We currently have 20+ creators committed and more are hopping on the train every day. Two of my favorite comic podcasts – The Hall H Show and The Launchpad Podcast - will be covering the event. Aaron Mclane and Matt Corrigan from Launchpad will actually be moderating the event. There will be panels and signings. There’ll be a food truck or two. It should be one hell of a party.
A Shop Called Quest is an amazing store and the manager there, Ray Bird, has been wildly helpful every step of the way. My partner in this endeavor – another Melt alum/badass comic creator named Jeff Leeds - and I have been talking with Ray about teaching some classes there and starting a monthly interview series. More to come on that.
BD: If given the opportunity to expand your series into other entertainment mediums, in what format do you hope to see it adapted?
RG: I actually started taking film/TV meetings on Aberrant before issue 1 even dropped and we’ve had a ton of serious interest. I, unfortunately, can’t talk specifics right this minute, but it looks like we have a 900 lb. Hollywood gorilla who wants to develop it as a one hour drama for television. More to come on that, too.
BD: Are there any upcoming projects on which you are currently working that you would like to share with our readers?
RG: I thankfully have more than a few irons in the film/TV fire right now. I’m finishing up that aforementioned Daveed Diggs vehicle and two very twisted sci-fi movies I wrote were just recently announced/moved into pre-production. (See Andover & State of Consciousness on IMDb.)
On the comic side, I have three new titles I’ll be actively shopping at SDCC... a gritty superhero noir, kind of a terminally-ill-Batman-goes-Death Wish sort of thing… a darkly comedic hitman romp that smacks a bit of Spencer and Lieber’s The Fix… and a Tokusatsu joint – kind of a Voltron meets Fast & Furious – that I conceived with man named Brad Warner, who worked for over a decade in Japan as an executive at Tsuburaya Productions (the company that makes Ultra Man).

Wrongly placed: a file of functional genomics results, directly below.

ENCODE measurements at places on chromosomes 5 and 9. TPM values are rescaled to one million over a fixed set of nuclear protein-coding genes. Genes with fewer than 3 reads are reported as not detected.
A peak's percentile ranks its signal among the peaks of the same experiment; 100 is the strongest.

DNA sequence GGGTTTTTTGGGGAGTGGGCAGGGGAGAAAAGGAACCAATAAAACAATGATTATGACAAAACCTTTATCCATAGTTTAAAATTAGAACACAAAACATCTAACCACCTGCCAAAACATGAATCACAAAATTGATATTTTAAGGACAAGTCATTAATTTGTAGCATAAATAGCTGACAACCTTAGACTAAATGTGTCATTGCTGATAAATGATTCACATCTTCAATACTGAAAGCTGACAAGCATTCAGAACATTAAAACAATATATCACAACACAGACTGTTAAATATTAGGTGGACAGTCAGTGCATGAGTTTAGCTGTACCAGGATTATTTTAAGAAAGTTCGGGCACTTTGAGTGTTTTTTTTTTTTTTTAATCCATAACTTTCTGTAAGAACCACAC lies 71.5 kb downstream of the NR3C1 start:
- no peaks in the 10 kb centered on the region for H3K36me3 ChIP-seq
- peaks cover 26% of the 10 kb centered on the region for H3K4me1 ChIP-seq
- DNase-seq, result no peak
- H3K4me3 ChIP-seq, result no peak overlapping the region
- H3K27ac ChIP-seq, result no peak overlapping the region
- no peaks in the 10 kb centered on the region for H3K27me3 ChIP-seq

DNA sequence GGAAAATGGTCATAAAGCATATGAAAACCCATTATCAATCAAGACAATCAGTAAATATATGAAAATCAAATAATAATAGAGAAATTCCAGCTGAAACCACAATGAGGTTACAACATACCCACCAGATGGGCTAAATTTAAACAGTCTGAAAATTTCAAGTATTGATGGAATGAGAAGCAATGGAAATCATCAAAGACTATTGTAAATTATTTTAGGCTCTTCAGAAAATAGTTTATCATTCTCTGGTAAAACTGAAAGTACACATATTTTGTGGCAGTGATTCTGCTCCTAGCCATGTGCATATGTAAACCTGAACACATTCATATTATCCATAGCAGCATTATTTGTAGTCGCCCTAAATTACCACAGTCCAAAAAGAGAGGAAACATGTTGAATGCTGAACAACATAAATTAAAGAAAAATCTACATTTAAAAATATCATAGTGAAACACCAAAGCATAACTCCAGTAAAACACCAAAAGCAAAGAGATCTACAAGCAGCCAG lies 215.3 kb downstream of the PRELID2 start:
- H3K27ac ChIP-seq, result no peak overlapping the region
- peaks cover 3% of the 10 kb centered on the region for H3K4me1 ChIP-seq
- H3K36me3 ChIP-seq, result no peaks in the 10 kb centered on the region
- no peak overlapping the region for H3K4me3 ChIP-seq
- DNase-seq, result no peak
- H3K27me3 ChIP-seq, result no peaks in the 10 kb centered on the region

I have completed first issues and short/sweet series pitch docs on all three titles, so FIND ME, publishers!
BD: Where will our readers be able to find you at SDCC 2018 this week?
RG: I'm going to be at SDCC all four days and have plenty going on. Here's my current itinerary:
Thursday, July 19, 7:30pm – I’ll be hosting/moderating the DIRECTING YOUR COMIC BOOK panel with David Pepose (Spencer & Locke) and Sean Lewis (The Few, Coyotes). Room 8.
Friday, July 20, 12-1pm – I’ll be signing Issues 1 & 2 of Aberrant at the Action Lab booth (Booth #2006).
Saturday, July 21, 1pm – I’ll be sitting on the ACTION LAB COMICS CREATOR SPECTACULAR panel with Bryan Seaton (CEO/Publisher), Kevin Grevioux (Underworld books/movies), and Erica Schultz (Charmed, M3). Room 4.
Saturday, July 21, 5pm – I’ll be hosting/moderating the CREATED AT MELTDOWN panel with Jim Higgins (former DC editor), Steven Prince (Monster Matador), Karla Nappi (Duplicant), David Schrader (Baby Badass), and Michael Levine (Strange Romance Anthology). Room 4.
BD: Lastly, what is the best way for our readers to find more information about Aberrant?
RG: I’m @rylendgrant on most social media platforms. Friend me. Follow me. I love meeting folks that are passionate about comics. I don’t update my website often enough, but you can check out halfevilcomics.com if you’d like to see some sample pages/documents on the other titles I have in the pipe.